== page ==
Estimating the Comparative Effectiveness of Feeding Interventions in the Pediatric Intensive Care Unit: A Demonstration of Longitudinal Targeted Maximum Likelihood Estimation.


Kreif, N; Tran, L; Grieve, R; De Stavola, B; Tasker, RC; Petersen, M; (2017) Estimating the Comparative Effectiveness of Feeding Interventions in the Pediatric Intensive Care Unit: A Demonstration of Longitudinal Targeted Maximum Likelihood Estimation. American journal of epidemiology, 186 (12). pp. 1370-1379. ISSN 0002-9262 DOI: 10.1093/aje/kwx213

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Abstract

Longitudinal data sources offer new opportunities for the evaluation of sequential interventions. To adjust for time-dependent confounding in these settings, longitudinal targeted maximum likelihood based estimation (TMLE), a doubly robust method that can be coupled with machine learning, has been proposed. This paper provides a tutorial in applying longitudinal TMLE, in contrast to inverse probability of treatment weighting and g-computation based on iterative conditional expectations. We apply these methods to estimate the causal effect of nutritional interventions on clinical outcomes among critically ill children in a United Kingdom study (Control of Hyperglycemia in Paediatric Intensive Care, 2008-2011). We estimate the probability of a child's being discharged alive from the pediatric intensive care unit by a given day, under a range of static and dynamic feeding regimes. We find that before adjustment, patients who follow the static regime "never feed" are discharged by the end of the fifth day with a probability of 0.88 (95% confidence interval: 0.87, 0.90), while for the patients who follow the regime "feed from day 3," the probability of discharge is 0.64 (95% confidence interval: 0.62, 0.66). After adjustment for time-dependent confounding, most of this difference disappears, and the statistical methods produce similar results. TMLE offers a flexible estimation approach; hence, we provide practical guidance on implementation to encourage its wider use.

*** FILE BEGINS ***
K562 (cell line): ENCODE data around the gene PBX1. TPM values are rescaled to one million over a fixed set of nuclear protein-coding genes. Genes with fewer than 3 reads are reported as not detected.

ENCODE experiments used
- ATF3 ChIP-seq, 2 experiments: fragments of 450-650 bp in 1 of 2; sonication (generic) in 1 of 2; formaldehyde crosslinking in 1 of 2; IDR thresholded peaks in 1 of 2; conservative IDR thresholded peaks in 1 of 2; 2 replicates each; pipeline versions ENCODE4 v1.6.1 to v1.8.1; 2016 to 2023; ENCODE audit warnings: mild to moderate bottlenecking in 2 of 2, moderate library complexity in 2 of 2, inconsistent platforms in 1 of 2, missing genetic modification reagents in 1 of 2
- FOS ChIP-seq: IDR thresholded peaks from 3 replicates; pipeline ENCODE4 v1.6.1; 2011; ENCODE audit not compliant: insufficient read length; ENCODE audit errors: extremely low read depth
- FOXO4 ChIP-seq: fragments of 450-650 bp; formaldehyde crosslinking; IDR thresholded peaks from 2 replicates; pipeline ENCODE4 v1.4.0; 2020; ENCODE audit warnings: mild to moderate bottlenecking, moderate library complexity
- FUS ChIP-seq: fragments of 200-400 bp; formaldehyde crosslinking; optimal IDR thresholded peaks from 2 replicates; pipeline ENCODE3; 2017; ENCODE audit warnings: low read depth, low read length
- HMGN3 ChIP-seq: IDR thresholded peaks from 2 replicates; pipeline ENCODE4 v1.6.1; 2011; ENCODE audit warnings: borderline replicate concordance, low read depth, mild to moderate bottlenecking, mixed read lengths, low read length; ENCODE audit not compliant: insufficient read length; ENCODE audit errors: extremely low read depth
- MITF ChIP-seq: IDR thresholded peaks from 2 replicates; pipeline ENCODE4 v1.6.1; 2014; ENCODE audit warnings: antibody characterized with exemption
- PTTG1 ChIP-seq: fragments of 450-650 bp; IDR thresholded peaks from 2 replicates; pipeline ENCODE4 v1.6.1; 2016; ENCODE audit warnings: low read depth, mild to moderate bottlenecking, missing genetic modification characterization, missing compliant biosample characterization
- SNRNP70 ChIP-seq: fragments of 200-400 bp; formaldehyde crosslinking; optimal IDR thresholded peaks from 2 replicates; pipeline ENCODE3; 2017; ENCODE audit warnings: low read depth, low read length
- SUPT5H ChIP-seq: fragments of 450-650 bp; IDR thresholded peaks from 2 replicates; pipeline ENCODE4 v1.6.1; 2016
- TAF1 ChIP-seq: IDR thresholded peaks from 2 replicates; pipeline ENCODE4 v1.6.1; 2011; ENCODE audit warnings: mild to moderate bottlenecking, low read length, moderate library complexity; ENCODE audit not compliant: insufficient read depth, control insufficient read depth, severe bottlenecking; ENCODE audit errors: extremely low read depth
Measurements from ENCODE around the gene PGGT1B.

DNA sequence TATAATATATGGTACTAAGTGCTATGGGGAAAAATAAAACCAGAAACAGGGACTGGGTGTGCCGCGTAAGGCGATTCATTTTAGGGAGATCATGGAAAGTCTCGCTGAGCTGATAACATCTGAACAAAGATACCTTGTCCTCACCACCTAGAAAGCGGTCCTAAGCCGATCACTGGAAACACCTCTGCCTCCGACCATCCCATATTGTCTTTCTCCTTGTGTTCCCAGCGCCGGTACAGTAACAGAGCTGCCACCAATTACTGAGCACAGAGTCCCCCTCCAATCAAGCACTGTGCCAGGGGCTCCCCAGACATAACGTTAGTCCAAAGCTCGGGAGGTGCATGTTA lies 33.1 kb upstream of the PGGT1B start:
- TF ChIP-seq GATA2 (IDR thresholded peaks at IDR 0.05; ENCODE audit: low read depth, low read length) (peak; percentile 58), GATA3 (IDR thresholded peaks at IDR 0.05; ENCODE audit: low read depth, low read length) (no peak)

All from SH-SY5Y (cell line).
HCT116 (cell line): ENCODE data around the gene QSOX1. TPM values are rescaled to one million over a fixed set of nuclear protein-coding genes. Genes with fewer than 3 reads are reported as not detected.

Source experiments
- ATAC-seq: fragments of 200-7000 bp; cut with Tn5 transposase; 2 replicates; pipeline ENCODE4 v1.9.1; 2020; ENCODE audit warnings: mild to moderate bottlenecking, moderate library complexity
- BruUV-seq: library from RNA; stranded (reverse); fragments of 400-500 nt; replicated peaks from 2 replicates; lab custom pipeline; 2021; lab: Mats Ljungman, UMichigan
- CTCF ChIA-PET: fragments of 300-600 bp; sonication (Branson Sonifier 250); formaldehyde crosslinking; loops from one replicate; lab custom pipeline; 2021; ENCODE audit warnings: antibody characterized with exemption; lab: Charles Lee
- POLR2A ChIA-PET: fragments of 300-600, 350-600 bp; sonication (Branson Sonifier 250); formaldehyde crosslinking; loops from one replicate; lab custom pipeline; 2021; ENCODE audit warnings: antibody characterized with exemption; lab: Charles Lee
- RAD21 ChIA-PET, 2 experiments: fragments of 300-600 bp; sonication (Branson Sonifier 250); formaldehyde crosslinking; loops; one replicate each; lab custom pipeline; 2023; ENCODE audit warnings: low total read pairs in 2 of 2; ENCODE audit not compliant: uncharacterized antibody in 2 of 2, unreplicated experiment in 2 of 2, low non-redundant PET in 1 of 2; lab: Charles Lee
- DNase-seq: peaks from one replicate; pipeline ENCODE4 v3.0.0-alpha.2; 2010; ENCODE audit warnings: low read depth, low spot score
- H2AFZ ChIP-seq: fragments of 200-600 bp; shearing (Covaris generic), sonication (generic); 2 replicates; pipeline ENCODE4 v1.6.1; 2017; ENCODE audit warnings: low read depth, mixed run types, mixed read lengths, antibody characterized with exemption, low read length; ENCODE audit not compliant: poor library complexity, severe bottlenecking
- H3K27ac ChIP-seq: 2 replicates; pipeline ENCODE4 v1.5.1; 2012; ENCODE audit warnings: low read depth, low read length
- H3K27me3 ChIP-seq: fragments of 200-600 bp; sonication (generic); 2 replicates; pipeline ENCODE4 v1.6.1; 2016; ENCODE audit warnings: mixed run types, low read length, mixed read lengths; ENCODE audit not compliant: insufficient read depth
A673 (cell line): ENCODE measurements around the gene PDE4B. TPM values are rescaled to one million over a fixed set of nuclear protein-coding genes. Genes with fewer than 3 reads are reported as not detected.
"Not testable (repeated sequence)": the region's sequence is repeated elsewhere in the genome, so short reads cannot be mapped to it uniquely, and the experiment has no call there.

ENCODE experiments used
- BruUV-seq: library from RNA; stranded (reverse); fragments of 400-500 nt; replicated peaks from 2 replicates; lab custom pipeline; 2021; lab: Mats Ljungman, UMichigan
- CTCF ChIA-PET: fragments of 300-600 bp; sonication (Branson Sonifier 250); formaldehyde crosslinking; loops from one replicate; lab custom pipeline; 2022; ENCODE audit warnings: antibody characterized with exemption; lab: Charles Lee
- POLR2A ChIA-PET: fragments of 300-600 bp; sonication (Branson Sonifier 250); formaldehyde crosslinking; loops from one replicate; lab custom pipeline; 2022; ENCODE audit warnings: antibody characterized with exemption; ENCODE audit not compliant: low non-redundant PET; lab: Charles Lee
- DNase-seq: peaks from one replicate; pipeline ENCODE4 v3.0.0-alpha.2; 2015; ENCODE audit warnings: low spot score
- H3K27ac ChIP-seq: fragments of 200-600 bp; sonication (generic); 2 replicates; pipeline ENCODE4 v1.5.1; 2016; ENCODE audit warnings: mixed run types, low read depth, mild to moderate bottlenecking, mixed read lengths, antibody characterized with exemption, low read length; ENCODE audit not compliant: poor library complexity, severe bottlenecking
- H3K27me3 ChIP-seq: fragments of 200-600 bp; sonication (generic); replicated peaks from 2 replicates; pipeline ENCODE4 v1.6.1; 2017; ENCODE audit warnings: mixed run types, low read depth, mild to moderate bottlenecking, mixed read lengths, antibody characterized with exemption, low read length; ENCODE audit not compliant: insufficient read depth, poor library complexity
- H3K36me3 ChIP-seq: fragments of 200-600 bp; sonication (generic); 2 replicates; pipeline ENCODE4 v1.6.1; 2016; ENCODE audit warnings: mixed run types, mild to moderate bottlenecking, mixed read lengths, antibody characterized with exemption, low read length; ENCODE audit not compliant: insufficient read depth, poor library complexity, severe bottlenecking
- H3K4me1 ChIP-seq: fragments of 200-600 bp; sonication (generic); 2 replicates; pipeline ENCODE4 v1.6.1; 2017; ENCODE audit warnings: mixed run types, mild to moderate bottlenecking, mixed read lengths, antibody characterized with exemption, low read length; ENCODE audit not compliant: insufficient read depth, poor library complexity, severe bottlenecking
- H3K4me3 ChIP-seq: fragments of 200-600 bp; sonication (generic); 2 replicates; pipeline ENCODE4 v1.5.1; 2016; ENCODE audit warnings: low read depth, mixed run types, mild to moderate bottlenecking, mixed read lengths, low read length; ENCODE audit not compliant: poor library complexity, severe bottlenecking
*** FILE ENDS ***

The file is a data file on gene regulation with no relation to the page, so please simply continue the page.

Item Type: Article
Faculty and Department: Faculty of Public Health and Policy > Dept of Health Services Research and Policy
PubMed ID: 28992064
URI: http://researchonline.lshtm.ac.uk/id/eprint/4645978

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